News of the video footage spread. The facts, as reported in a police department press release authorized by the chief, seemed to suggest there wasn’t anything wrong. But this is where Priest was placed in a no-win situation. The chief, city attorney and mayor knew they had to have an outside review or they would be accused of a coverup.
But to the public, the chief asking for the attorney general to investigate sounded like the mayor had done something very wrong. We still don’t know the answer, as the investigation has not been reported as of press time. But two investigations are hard to overcome in an election.
During the two biggest debates of the election sponsored by The Mirror and Federal Way Chamber of Commerce, Ferrell was the aggressor as he raised public safety, the PACC and other Priest weaknesses. Priest was on the defensive, and even though Ferrell had his own vulnerabilities, Priest didn’t exploit them. This was a strategic error, as Ferrell was clearly gaining ground.
As the candidates headed into the home stretch, a story broke about a little girl and the city telling her she had to get rid of one of her pet pygmy goats. The issue gave voters an idea of the candidates’ sensitivity to problem solving, children and animals. Priest made the first move by meeting with the girl. Ferrell didn’t react. But when Priest didn’t follow up, Ferrell did, and he won crucial political points. The council didn’t change anything, but Ferrell got the political benefit from the public.
Then in another unforced error, the school board adopted a resolution thanking Priest for actions he took three years ago as a state representative. With a majority of the board and the superintendent supporting Priest’s re-election, the tribute was seen as a thinly veiled endorsement. The Public Disclosure Commission called it “suspect.” Public reaction was negative.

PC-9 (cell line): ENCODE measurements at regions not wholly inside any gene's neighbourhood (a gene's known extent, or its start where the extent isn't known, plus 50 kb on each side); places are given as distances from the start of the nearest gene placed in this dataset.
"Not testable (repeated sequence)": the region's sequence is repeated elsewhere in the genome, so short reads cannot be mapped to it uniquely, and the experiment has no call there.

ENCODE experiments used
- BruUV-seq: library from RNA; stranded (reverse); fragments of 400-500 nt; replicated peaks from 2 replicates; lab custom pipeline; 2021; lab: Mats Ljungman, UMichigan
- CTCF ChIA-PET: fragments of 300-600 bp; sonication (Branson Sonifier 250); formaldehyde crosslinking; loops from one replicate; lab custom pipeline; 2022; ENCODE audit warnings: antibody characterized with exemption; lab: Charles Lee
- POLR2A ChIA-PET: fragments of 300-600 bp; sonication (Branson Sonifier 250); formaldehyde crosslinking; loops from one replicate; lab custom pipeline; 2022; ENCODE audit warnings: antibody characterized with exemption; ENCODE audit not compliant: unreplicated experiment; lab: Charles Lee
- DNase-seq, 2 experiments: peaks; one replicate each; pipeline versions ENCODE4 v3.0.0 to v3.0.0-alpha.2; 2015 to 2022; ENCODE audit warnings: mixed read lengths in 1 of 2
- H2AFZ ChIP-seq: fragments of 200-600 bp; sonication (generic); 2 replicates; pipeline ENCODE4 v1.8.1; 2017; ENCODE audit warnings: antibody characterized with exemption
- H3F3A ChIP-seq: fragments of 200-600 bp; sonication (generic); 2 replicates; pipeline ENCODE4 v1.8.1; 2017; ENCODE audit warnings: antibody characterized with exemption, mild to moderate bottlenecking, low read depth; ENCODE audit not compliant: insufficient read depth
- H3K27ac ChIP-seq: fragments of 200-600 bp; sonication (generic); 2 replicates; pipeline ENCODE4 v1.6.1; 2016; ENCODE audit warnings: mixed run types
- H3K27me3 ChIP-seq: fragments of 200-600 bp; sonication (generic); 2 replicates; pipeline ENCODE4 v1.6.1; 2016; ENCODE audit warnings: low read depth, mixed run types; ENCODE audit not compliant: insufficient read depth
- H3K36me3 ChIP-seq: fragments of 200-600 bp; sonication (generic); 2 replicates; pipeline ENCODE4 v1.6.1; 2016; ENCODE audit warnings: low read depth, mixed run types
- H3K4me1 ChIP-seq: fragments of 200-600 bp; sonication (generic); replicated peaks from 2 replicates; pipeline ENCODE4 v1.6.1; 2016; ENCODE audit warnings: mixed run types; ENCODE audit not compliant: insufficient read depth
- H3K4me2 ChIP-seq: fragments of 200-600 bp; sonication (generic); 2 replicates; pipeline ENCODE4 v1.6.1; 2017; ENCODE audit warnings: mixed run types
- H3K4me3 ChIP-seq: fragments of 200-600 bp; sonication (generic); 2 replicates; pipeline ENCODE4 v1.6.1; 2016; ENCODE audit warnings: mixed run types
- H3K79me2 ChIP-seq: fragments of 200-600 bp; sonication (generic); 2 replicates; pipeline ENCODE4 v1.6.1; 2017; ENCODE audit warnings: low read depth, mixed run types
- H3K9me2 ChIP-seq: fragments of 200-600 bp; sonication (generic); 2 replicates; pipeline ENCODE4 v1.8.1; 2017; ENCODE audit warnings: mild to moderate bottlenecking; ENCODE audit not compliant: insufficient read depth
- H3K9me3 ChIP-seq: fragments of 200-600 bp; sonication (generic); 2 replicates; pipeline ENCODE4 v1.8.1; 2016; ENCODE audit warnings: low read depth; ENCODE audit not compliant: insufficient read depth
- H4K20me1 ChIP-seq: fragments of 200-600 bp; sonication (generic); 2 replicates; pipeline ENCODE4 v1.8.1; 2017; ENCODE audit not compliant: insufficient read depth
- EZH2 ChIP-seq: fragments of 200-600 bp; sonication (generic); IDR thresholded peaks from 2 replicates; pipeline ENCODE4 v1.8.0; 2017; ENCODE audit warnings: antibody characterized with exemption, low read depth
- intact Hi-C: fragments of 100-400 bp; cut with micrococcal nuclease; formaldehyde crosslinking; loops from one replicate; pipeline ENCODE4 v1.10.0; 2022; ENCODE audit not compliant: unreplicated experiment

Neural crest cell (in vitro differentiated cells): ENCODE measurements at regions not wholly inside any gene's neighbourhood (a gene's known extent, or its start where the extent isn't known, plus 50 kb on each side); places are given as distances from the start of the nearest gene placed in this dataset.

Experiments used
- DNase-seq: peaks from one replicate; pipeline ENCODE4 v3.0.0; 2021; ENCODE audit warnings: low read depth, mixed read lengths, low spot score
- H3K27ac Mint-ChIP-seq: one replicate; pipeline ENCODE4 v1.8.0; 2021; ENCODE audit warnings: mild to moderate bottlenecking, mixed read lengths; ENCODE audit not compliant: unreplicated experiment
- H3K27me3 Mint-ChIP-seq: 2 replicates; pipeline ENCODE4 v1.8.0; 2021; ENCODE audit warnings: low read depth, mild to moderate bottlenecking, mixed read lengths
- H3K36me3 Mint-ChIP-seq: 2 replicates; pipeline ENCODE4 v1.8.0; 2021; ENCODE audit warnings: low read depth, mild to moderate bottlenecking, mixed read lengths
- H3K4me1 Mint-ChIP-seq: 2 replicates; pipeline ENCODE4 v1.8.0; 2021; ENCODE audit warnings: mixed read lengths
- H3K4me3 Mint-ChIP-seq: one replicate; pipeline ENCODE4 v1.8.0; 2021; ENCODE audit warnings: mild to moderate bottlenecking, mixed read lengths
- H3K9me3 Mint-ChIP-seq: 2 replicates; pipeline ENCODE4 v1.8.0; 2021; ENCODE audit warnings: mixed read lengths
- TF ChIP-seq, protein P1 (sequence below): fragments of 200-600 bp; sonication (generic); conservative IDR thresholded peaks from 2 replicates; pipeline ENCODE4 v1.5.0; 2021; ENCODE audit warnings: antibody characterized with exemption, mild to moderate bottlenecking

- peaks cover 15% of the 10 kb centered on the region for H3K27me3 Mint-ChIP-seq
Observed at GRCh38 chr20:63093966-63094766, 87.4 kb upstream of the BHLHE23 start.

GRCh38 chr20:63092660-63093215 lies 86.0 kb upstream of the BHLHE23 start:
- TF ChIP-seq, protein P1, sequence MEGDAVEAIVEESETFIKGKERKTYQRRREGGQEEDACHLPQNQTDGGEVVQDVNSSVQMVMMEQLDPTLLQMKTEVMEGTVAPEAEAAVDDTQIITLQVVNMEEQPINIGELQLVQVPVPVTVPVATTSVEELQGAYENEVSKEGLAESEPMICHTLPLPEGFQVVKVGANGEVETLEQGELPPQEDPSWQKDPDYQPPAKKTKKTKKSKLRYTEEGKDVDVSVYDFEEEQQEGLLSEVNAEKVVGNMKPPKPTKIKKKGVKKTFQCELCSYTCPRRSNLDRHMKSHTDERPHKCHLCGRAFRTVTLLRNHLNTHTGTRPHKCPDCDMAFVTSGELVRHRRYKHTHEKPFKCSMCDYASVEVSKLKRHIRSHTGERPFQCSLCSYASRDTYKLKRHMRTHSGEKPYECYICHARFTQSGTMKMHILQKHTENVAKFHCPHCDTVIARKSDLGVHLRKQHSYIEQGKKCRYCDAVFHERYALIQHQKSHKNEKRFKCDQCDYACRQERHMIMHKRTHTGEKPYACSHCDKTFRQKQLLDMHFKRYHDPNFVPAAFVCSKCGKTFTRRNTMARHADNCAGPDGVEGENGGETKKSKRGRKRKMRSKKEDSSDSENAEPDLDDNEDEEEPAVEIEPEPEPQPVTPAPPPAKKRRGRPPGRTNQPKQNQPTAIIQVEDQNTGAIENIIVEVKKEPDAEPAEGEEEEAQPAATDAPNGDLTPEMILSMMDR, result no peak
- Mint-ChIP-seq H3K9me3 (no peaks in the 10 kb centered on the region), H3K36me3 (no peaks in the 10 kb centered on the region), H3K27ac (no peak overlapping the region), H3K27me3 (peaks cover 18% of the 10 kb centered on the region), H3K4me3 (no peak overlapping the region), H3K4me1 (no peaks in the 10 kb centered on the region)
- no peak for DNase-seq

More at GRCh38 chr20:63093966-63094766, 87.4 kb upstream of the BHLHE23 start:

Lastly, it was well known that Priest and his supporters were unhappy with the media. In the closing weeks, the Tacoma News Tribune endorsed Priest and The Mirror endorsed Ferrell. However, in looking at the membership on The Mirror’s editorial board, most observers — including Ferrell — expected Priest to get the endorsement. That he didn’t get the endorsement raises questions about his preparation. Priest also declined to do any advertising in The Mirror, which could have given him his best opportunity to define himself on his own terms. He missed an opportunity to show popular supporters such as House leader Rep. Pat Sullivan (D) or Secretary of State Kim Wyman (R), or former candidate for governor Rob McKenna (R). It was another questionable political decision, and it left the ad pages to Ferrell alone.
In the end, Priest simply made too many mistakes, and Ferrell made almost none.
On election night, Ferrell won comfortably in a race that could have gone the other way.
Federal Way resident Bob Roegner, a former mayor of Auburn: email@example.com.